Luring, Part 2: Fading the Lure

This post was contributed by my associate, Paul.  Interested in training with Paul? Contact us!

What is “fading the lure”?

Transitioning from using a lure to prompt a behavior to getting that same behavior without showing your dog food first is often called “fading the lure”. Since most dogs enjoy lure training and quickly learn simple behaviors, the transition to practicing without food in your hand can begin much sooner than most pet guardians realize.

How do you fade the lure?

Once you are confident that your dog will reliably perform a behavior following a food lure, it’s time to begin phasing out the lure. The first step is to wean your dog from expecting the treat to be in your hand. Using “sit” again as our example, follow these steps:

  1. Warm up your dog by luring them a couple of times as described in Luring, Part 1.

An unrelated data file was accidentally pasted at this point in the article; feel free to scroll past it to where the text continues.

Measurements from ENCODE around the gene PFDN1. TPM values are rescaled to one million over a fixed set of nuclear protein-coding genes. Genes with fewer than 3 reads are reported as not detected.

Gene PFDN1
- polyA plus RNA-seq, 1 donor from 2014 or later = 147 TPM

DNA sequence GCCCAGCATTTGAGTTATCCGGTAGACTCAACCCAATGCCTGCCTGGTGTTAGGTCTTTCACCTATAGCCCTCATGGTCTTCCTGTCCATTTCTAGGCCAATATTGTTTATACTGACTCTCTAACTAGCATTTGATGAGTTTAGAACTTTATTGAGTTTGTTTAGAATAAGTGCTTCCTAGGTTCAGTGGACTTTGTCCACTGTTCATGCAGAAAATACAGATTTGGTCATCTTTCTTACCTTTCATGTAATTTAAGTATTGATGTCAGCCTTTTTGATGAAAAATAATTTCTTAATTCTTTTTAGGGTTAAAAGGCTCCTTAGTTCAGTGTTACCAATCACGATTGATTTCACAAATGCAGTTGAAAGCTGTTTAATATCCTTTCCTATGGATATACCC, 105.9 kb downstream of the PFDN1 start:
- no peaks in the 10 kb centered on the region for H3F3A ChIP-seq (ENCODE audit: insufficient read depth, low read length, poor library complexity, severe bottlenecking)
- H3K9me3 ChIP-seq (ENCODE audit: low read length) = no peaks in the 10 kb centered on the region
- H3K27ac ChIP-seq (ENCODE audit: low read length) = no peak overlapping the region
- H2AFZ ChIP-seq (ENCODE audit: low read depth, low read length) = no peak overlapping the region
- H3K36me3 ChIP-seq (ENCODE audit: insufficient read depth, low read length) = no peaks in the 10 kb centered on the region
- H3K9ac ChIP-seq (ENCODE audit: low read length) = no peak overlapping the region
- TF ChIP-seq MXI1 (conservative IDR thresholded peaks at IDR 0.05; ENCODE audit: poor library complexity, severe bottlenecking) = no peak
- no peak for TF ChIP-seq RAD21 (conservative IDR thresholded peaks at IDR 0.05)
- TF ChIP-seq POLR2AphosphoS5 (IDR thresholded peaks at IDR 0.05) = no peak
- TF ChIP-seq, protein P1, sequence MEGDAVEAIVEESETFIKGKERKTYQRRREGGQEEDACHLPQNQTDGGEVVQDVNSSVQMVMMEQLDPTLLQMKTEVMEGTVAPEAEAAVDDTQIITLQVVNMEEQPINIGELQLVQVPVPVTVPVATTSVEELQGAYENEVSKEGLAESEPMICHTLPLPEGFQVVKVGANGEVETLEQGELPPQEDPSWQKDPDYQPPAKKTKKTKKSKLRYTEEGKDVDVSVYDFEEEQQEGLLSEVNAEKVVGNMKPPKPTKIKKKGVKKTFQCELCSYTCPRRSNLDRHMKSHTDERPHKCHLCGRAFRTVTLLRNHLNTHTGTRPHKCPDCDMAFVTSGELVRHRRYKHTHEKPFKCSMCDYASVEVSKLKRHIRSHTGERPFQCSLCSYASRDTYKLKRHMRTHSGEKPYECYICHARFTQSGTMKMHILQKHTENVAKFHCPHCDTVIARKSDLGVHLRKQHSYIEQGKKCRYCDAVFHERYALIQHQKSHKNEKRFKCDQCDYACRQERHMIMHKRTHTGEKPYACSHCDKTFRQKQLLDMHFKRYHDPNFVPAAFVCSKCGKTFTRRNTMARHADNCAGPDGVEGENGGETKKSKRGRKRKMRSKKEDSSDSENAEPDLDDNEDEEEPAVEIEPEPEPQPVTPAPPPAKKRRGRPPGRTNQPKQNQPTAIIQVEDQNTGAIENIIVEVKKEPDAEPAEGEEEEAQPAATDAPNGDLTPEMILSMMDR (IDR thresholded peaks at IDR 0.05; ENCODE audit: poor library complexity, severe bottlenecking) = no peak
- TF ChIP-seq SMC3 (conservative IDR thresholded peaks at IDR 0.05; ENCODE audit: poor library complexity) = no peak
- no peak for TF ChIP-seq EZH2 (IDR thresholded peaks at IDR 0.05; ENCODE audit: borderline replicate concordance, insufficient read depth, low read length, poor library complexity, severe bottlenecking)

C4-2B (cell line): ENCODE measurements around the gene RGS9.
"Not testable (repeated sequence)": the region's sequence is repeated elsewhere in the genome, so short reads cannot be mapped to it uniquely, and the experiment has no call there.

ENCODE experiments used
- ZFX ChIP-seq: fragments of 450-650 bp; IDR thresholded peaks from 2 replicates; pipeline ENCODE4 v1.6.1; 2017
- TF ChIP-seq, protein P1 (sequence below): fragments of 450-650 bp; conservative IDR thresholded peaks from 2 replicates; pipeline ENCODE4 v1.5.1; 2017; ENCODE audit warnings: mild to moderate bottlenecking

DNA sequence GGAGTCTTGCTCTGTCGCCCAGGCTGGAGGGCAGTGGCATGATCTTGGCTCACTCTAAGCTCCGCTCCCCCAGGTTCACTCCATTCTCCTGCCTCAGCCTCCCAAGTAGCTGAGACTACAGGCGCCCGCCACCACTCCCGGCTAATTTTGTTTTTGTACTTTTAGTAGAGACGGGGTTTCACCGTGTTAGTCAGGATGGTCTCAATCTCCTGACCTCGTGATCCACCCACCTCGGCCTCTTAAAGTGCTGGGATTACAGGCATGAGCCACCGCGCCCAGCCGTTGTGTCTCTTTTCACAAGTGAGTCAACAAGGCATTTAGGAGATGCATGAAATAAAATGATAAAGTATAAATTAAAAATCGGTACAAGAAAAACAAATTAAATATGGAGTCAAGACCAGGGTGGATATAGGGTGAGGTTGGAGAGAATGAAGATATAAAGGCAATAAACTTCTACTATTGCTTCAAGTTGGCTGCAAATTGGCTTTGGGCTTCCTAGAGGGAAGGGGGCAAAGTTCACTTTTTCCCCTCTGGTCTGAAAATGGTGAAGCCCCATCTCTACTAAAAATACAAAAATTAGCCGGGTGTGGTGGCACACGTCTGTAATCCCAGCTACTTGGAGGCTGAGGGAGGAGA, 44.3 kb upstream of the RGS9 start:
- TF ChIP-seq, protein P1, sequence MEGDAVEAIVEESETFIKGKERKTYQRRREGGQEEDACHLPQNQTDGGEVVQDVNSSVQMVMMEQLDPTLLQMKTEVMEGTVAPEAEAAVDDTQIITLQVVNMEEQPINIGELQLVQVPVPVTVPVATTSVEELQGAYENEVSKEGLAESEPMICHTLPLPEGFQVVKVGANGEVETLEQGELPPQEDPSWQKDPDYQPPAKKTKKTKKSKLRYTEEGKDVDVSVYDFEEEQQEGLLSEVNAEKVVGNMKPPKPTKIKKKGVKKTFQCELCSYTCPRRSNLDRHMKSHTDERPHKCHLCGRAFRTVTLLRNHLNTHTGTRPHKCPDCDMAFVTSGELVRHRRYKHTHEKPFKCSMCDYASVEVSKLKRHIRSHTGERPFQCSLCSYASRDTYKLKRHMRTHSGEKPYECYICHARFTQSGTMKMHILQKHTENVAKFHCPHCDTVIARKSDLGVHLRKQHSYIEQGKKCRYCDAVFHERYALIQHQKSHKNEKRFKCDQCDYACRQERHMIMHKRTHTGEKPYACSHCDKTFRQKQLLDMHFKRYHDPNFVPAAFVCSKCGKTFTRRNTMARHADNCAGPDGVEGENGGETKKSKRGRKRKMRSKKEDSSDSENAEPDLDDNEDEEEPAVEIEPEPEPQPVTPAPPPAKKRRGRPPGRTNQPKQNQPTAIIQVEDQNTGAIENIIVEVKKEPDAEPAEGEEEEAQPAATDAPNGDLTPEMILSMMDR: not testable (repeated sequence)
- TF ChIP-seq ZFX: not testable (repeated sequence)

2. Then move your hand the same way you did while luring, but without a treat in your hand.
  3. As soon as your dog sits, praise and grab a treat from a pouch or pocket, and then feed it to the dog.

Why should you fade the lure?

At this point, you have created a hand signal. It may not be the most natural hand signal, but you can  shorten and simplify it later on. You can also add a verbal cue later on. The important thing is that your dog is no longer simply following a treat.  They are working for a reward that is not directly in front of them. This baby step may not seem like much, but progressing in baby steps makes it easier for your dog to learn, easier for you to identify the exact point where they might struggle, and (when necessary) easier to return to a previous training stage where the dog was successful.

Fading the lure is very important. Think of it this way: When you use food to guide (a.k.a. lure) your dog, all they have to know is how to follow the food.  Once the food is out of your hand, they must think about and understand the behavior they are doing.  Though it may seem trivial to us, this is a big leap forward in their understanding!

Next time, I’ll talk about how to add a verbal cue or modify the “default” hand signal for the behavior.


As mentioned earlier, this post was written by my associate, Paul. Contact us to set up a training session with him!


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